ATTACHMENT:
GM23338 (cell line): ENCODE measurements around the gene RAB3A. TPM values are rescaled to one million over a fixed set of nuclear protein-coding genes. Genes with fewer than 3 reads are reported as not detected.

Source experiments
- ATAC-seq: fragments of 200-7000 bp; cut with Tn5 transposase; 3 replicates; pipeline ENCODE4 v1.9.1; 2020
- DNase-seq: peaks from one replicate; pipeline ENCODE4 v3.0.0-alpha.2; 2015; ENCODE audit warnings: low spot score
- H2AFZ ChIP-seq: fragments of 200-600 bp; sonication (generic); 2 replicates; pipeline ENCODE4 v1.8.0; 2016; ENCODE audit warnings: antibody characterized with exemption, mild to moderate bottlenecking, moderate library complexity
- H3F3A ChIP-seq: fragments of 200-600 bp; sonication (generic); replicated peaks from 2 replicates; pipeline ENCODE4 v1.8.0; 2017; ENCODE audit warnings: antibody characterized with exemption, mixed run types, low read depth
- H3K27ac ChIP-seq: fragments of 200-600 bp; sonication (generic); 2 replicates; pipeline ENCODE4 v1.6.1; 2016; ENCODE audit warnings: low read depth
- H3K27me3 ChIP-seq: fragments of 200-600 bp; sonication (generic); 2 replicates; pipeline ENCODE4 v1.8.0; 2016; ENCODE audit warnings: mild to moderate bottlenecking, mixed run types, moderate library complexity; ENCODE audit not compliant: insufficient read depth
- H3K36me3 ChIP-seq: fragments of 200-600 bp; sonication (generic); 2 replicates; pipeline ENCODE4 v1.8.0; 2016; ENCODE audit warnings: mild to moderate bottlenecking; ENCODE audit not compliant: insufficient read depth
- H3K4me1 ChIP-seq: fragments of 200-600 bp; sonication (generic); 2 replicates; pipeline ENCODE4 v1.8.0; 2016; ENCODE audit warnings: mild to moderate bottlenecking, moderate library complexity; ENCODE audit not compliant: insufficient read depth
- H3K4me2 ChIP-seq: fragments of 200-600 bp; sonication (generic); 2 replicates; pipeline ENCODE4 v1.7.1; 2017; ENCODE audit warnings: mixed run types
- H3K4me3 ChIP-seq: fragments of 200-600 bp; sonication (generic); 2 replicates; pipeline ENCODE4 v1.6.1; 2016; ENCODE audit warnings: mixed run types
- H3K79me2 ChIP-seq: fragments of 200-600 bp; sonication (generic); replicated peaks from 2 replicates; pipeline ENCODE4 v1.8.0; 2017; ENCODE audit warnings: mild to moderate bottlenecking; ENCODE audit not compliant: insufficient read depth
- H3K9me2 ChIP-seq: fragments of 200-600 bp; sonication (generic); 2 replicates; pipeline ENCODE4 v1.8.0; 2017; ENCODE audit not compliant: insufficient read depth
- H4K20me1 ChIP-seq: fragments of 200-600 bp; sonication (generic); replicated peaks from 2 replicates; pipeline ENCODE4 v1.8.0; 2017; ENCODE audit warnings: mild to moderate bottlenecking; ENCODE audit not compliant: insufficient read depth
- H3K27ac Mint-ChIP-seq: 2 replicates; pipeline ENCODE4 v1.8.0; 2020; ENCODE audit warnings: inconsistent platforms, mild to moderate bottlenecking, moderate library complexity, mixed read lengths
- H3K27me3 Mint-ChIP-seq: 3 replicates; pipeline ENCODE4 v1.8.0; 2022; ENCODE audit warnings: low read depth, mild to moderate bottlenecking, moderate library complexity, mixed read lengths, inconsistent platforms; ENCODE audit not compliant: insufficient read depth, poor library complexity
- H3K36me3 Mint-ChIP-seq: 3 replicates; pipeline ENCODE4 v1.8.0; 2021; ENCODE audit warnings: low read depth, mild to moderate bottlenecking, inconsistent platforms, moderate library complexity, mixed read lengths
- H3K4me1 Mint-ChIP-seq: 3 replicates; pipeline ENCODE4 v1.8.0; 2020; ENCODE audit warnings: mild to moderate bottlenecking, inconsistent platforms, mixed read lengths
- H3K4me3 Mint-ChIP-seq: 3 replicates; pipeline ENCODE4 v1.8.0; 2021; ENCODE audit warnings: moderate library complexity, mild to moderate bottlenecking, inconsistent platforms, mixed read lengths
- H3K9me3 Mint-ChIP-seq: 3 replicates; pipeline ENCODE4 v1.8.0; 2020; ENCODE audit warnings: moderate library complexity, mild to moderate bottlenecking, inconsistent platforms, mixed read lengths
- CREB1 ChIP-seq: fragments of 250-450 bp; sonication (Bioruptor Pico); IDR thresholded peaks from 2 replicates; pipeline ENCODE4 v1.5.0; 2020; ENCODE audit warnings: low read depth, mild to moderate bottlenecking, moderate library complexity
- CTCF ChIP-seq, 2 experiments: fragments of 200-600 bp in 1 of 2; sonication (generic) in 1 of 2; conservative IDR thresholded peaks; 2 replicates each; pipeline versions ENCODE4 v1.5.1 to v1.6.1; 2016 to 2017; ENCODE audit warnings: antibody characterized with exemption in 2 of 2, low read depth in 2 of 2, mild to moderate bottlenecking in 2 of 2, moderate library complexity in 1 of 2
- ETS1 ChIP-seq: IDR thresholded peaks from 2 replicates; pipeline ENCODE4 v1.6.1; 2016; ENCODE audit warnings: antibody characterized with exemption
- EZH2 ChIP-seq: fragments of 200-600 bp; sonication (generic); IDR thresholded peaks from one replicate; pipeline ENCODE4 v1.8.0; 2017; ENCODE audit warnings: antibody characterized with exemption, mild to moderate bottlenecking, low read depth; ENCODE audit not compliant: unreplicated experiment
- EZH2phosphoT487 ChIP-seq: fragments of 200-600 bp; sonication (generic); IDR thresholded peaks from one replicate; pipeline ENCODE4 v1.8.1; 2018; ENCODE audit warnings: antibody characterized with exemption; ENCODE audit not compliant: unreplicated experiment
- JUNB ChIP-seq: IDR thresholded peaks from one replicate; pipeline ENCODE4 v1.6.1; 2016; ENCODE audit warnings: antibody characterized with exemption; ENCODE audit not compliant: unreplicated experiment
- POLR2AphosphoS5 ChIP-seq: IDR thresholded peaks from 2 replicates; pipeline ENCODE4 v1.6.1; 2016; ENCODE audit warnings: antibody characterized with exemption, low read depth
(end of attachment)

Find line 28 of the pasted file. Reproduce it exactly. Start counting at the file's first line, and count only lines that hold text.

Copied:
- POLR2AphosphoS5 ChIP-seq: IDR thresholded peaks from 2 replicates; pipeline ENCODE4 v1.6.1; 2016; ENCODE audit warnings: antibody characterized with exemption, low read depth